My Company’s Difficult Transition To A VOIP Phone System

Saturday, October 09, 2010 13:56
My Company’s Difficult Transition To A VOIP Phone System

About two years ago, Advisor Products Inc., the marketing company I founded in 1996, made the switch to a Voice Over Internet Protocol (VOIP) phone system. It’s been a success overall, but by no means easy. Here’s the story of our not-so-easy transition to VOIP. It’s intended as a cautionary tale to help A4A members understand what to expect when making the switch VOIP and to promote comments from advisors about their VOIP experience.

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If you’re using a VOIP system, please post a comment about which system you’re using. Let us know if you are hosting it or outsourcing hosting. And please rate on a scale of one to five: 1) the support provided by the company; 2) the cost of your system; 3) your experience overall.
Just the same as traditional phone systems, a VOIP system uses a Private Branch Exchange (PBX) for managing calls and voicemail. The difference with VOIP is that instead of using traditional phone lines, you use the Internet to transmit and receive calls.
VOIP Benefits. The cost savings of VOIP can be significant. My company cut its phone bill from about $800 a month on Verizon to $400. The added benefit is that VOIP provides many more features.
You can access your phone system’s settings from anywhere over the Web. Using the online interface, you can forward calls to home, other extensions, or cell phones, check voicemail, see a log of all your inbound and outbound calls, change your extension or company voicemail greeting and manage other system settings.
Instead of using a telephone, you have the option of using your computer speakers and microphone as your telephone. Managers can “barge” and monitor any employee’s calls without their knowing, allowing for training and quality control.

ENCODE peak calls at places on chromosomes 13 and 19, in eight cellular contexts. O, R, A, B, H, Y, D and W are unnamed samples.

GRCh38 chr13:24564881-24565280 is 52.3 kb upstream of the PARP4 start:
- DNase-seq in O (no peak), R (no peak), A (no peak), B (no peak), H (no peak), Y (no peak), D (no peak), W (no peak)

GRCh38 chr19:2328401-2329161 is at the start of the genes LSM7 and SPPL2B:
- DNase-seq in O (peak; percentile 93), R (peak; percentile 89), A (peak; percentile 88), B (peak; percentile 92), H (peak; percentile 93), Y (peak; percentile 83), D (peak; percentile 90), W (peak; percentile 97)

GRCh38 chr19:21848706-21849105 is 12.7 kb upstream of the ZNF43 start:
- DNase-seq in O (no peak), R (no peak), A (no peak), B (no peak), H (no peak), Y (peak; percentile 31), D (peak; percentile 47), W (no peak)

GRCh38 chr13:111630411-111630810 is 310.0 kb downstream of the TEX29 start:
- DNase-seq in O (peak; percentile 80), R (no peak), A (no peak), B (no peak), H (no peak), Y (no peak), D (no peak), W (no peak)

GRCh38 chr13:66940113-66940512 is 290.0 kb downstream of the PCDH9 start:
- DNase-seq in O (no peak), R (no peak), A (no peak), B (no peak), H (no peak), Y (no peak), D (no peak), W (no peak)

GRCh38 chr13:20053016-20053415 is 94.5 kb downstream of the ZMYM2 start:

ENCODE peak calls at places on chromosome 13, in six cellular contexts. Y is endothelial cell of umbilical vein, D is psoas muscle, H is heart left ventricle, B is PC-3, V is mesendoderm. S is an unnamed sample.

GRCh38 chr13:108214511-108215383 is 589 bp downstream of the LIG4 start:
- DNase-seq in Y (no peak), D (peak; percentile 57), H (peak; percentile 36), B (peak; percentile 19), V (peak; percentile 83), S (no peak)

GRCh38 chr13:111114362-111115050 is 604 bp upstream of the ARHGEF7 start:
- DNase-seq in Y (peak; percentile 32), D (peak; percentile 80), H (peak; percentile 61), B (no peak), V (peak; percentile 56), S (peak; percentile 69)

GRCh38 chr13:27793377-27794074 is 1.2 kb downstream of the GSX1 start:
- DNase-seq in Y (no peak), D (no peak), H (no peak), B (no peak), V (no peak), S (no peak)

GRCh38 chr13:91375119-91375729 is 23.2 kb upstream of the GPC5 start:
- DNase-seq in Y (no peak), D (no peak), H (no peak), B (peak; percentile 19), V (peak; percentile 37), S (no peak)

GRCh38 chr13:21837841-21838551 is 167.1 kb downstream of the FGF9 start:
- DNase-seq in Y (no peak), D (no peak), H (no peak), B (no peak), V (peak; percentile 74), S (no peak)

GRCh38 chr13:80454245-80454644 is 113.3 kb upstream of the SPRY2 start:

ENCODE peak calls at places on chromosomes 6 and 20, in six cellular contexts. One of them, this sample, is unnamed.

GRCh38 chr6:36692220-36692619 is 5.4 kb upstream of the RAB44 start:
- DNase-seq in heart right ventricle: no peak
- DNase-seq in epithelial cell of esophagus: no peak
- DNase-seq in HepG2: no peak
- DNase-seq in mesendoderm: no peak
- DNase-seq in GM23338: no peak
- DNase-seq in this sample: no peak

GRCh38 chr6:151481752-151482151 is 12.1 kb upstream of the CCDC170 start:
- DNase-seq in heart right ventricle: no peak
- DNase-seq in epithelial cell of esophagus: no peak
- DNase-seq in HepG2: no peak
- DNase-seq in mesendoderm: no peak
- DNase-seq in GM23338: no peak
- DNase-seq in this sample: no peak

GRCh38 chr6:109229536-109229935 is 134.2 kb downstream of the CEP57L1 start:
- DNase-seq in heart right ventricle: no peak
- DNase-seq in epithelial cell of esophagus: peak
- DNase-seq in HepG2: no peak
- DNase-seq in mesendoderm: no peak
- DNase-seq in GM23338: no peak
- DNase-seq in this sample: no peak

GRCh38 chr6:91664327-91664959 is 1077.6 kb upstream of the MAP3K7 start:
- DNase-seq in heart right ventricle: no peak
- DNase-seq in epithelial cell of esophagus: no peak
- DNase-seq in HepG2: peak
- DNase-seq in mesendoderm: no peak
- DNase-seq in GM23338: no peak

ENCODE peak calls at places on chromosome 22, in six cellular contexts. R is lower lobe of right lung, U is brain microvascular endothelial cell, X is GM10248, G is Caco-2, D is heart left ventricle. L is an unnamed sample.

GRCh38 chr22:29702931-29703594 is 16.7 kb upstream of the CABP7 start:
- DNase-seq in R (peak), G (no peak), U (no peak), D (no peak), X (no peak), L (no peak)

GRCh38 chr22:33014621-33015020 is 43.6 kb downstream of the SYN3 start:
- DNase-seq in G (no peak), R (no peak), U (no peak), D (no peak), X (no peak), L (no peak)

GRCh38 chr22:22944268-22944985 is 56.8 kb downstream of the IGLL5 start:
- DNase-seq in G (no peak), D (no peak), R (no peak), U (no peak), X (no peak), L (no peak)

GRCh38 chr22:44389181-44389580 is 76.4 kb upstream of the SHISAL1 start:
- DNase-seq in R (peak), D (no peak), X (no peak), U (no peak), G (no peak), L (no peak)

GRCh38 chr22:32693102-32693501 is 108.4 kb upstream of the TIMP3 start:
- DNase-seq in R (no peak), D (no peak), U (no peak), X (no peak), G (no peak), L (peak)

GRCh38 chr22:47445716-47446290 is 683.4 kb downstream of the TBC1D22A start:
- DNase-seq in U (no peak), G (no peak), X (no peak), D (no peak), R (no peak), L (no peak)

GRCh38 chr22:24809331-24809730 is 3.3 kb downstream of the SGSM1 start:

Employees and contractors can work from anywhere in the world and have an extension on the system, making it easy for your company to support telecommuting and outsourcing. In addition, you can integrate your phone system with your CRM.
Background. On any given day, about 20 independent contractors—programmers, graphic designers, writers, etc.—work on projects for Advisor Products. In addition, Advisor Products has a staff of 12, and almost all employees work with clients in tech support, sales, accounting, and project management. The VOIP system is used by the staff.  
In mid-2007, Advisor Products began its path toward VOIP. The company IT Director led a research effort to find the right solution. After about 10 hours of research, he recommended Fonality. Within days of signing up, our Fonality salesman told us he was leaving the company and turned us over to the service team.
Setting Up VOIP. VOIP phone systems can be hosted by your firm or by a company that hosts VOIP systems. With a hosted system, you don’t need to run your own PBX software. The PBX is hosted for you.
While we chose to self-host our VOIP-PBX system, most advisory firms probably won’t do so. They’re more likely to outsource hosting of their VOIP software. Outsourcing probably makes sense for 90% of independent advisory firms. It’s easier. Most advisory firms do not want to host web servers.  
While hosting an internal network and Microsoft Exchange made sense in the past, hosted solutions are now preferred. Yes, hosted solutions make you more dependent on your Internet connection, and most firms will need to pay for a back up high-speed Internet connection that you can easily switch over to when your primary provider goes down. But hosted solutions are generally less costly, more reliable, more secure, and less hassle. Updating security patches, running backups, and maintaining technology systems is no longer necessary because of the improvement in online solutions. Online financial planning, performance reporting, and CRM apps are rapidly replacing desktop solutions in advisor offices because they’re simpler to manage, and outsourcing the hosting of a VOIP phone system is the same.